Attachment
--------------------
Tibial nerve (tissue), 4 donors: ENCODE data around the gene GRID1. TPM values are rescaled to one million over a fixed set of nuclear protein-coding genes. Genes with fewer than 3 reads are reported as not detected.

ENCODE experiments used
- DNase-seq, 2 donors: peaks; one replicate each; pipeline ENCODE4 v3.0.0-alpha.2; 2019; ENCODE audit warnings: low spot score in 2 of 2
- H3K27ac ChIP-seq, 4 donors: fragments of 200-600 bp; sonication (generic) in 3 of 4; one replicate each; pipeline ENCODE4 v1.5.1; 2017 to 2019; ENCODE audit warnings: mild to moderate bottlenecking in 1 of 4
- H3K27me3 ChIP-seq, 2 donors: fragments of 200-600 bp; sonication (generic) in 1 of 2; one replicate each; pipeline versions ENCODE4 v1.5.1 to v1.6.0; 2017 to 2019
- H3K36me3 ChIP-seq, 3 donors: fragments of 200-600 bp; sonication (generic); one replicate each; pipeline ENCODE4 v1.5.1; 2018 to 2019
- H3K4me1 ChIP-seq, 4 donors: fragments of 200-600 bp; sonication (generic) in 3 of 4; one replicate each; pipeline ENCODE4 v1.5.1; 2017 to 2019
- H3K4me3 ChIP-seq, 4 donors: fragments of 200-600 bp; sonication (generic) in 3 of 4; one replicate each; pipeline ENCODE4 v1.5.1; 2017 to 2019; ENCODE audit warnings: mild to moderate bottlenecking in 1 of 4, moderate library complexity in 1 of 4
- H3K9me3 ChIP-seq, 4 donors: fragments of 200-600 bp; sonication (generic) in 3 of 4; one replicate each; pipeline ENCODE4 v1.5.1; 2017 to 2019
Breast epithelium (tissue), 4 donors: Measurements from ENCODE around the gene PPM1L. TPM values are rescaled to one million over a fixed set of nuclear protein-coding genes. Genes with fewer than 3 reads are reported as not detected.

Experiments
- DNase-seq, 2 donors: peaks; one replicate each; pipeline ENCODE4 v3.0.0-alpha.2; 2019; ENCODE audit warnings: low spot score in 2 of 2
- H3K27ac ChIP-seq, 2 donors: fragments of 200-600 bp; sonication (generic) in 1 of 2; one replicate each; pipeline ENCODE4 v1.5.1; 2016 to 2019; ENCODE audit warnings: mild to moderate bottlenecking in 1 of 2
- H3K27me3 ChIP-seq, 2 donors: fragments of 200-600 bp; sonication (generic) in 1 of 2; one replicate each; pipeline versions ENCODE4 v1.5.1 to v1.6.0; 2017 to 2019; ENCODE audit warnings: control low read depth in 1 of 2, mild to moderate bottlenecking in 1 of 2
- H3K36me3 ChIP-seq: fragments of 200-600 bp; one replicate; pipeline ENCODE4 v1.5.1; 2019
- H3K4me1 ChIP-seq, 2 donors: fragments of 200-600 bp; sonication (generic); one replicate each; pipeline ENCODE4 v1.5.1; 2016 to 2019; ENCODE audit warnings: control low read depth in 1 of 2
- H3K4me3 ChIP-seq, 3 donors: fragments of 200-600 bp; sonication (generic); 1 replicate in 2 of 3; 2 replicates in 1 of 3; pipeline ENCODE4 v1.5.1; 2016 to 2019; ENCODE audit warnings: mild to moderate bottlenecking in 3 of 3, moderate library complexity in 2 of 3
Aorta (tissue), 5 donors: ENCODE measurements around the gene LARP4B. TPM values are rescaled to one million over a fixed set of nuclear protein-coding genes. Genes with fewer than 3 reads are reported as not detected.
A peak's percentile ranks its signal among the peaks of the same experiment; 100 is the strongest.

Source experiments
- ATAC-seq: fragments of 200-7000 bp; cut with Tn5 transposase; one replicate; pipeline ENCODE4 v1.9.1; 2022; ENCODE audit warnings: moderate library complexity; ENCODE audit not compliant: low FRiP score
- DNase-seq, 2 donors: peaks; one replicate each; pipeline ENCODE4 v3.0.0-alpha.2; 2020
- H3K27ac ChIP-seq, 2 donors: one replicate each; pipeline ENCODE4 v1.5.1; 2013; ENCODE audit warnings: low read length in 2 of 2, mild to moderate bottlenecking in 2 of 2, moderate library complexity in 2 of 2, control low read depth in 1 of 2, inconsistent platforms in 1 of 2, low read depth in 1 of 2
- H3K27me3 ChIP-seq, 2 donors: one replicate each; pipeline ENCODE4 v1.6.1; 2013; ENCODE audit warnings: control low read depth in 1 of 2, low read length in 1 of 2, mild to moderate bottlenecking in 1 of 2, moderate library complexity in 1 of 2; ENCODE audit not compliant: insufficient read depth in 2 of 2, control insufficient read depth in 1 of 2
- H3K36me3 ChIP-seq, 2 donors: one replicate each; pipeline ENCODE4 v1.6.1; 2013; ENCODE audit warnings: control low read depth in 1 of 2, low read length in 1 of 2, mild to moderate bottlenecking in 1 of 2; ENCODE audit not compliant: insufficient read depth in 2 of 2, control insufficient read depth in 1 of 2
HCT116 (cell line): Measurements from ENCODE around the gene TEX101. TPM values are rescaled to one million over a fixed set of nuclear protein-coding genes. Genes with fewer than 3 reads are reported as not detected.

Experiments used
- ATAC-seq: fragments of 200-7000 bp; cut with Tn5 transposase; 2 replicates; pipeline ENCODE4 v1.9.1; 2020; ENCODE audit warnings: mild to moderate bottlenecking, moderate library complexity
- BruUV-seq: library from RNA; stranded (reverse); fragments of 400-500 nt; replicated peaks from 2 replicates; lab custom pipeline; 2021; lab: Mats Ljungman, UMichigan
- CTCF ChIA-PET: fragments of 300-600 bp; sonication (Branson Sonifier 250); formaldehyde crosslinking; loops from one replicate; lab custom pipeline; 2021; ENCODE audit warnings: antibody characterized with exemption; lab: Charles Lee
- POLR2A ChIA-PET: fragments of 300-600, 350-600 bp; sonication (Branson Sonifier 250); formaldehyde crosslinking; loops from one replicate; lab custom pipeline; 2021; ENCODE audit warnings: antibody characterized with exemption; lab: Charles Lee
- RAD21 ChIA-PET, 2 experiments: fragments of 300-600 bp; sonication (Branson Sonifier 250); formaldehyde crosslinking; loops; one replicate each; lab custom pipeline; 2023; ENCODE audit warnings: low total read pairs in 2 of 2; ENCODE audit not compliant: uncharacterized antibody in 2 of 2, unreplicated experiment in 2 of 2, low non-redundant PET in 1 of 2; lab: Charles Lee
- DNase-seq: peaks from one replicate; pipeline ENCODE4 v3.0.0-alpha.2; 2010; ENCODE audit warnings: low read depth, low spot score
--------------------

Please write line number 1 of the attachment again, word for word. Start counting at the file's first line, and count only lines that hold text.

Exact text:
Tibial nerve (tissue), 4 donors: ENCODE data around the gene GRID1. TPM values are rescaled to one million over a fixed set of nuclear protein-coding genes. Genes with fewer than 3 reads are reported as not detected.